Chinese media has described the Kremlin as the “winner” and the White House as the “loser” in the Snowden case, following Barack Obama’s cancellation of a meeting with Russian President Vladimir Putin in Moscow this autumn.
An unsigned editorial piece in China’s English-language newspaper
Global Times said that “Moscow displayed its national
characteristics of decisiveness and boldness” and has kept
Washington “at bay.” The article suggested that Moscow’s
traits are of vital importance in an international climate of US
“Washington ate the dirt this time,” the article stated.
It goes on to compliment Russia, adding that the US seems to have
accepted the fact that Moscow granted asylum to ex-NSA contractor
Edward Snowden. “Russia has impressed the world, which views
the Kremlin as the ‘winner’ and the White House as the
‘loser,’” it said.
On Tuesday, the White House released a statement saying that Obama would not be attending a scheduled meeting with President Vladimir Putin in September. The administration mentioned Snowden in the statement, while also saying that enough progress hasn’t been made on issues such as missile defense, arms control, trade and commercial relations, global security issues, and human rights in the past 12 months.
“We are disappointed by the US administration’s decision to
cancel the visit of President Obama to Moscow” Russian
presidential aide Yury Ushakov said. “It is clear that the
decision is related to the situation around the former
intelligence agency employee Snowden – something that was created
not by us.”
But Ma Feng, professor of international politics at Shandong
University, wrote in the People’s Daily that Obama’s rebuke is
likely to have very little impact on the situation between the
“The US needs Russia's support and help on a series of major
international and regional affairs and it will not harm its
greater interests because of Snowden...Russia-US relations cannot
fundamentally improve. But they are…less likely to deteriorate
quickly,” he said.
The Global Times said on Thursday that “better results” seem to have been generated than if China had agreed to offer refuge to Snowden. Instead, the article states that Sino-US relations have remained largely unaffected. The whistleblower was in Hong Kong before flying to Moscow in June.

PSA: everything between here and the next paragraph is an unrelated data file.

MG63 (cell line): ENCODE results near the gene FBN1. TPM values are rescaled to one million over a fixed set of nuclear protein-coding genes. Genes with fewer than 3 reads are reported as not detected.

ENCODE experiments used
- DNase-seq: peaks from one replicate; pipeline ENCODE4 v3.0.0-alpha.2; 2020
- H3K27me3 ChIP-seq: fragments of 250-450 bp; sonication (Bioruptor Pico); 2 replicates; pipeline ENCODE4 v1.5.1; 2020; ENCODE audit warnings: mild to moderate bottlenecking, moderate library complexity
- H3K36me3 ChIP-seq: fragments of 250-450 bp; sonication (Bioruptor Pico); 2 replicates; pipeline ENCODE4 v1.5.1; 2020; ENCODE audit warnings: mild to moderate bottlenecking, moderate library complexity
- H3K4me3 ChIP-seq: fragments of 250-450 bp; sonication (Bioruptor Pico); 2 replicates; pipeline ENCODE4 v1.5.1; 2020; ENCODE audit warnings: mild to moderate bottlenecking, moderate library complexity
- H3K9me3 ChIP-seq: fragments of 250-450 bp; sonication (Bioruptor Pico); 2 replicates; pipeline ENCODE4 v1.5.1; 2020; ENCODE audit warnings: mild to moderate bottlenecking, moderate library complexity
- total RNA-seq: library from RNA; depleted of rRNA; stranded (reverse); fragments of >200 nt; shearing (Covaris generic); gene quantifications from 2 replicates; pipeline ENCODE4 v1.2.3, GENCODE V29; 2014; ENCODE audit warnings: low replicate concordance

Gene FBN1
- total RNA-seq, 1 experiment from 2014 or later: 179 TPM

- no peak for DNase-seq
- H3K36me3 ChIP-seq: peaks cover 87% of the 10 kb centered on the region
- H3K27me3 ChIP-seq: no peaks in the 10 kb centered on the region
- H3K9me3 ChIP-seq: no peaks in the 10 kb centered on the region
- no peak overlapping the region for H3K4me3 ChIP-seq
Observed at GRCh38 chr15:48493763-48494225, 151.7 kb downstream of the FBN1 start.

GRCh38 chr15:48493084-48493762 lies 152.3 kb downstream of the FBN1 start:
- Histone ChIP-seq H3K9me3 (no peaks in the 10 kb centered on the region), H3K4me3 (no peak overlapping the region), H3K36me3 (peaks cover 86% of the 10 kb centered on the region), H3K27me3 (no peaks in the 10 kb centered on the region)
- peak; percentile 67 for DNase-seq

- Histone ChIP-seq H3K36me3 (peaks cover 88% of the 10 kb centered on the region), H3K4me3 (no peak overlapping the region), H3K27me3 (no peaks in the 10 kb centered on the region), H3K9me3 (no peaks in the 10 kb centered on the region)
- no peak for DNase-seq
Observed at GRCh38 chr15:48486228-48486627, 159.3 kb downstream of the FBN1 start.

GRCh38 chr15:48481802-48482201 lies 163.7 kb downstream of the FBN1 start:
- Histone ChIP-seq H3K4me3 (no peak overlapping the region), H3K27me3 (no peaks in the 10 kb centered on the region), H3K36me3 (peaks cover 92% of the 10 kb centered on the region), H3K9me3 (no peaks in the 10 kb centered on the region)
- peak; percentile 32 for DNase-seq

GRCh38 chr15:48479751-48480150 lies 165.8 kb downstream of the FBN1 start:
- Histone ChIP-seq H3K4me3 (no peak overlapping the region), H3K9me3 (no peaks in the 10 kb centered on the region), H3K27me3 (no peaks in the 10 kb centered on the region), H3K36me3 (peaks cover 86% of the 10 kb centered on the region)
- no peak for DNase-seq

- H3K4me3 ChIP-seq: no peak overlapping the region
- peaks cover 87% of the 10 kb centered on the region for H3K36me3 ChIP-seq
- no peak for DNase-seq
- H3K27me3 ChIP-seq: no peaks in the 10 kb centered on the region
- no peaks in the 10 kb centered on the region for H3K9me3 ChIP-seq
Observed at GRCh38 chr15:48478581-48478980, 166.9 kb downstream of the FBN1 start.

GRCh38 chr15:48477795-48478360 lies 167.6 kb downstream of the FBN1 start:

Moscow’s willingness to take a “decisive and bold” line
with the US, and its “experience” in doing so seems to
have suited the country perfectly, the article said.
While complimenting Russia for its temporary accommodation of the whistleblower, the newspaper mentioned that China could not have put itself in the same position when Snowden was in Hong Kong.
It went on to underline how numerous people online have been wondering why China hadn’t acted in the same way as Russia when it had the chance – suggesting that it had displayed “hesitation and weakness.” In response to such accusations, the article defended why the country made the decision it did.
“The situation between China and the US is different from that
of Russia and the US. The US has many more opportunities and
means for retaliation against China,” it stated.
However, the US said in June that it was disappointed that Chinese authorities had not sent Snowden back to the US to face the country’s “justice.”
Deputy Secretary of State William Burns said that it “undermined our effort to build the trust needed to manage difficult issues.”
“If Snowden were extradited, it would be a face-losing outcome
for both the government of the Hong Kong Special Administrative
Region and China's central government,” the Global Times
stated. “China is not willing to engage in a head-on
confrontation with the US, but has the ability to unite with
those who can restrict the US’ abuses of power” said the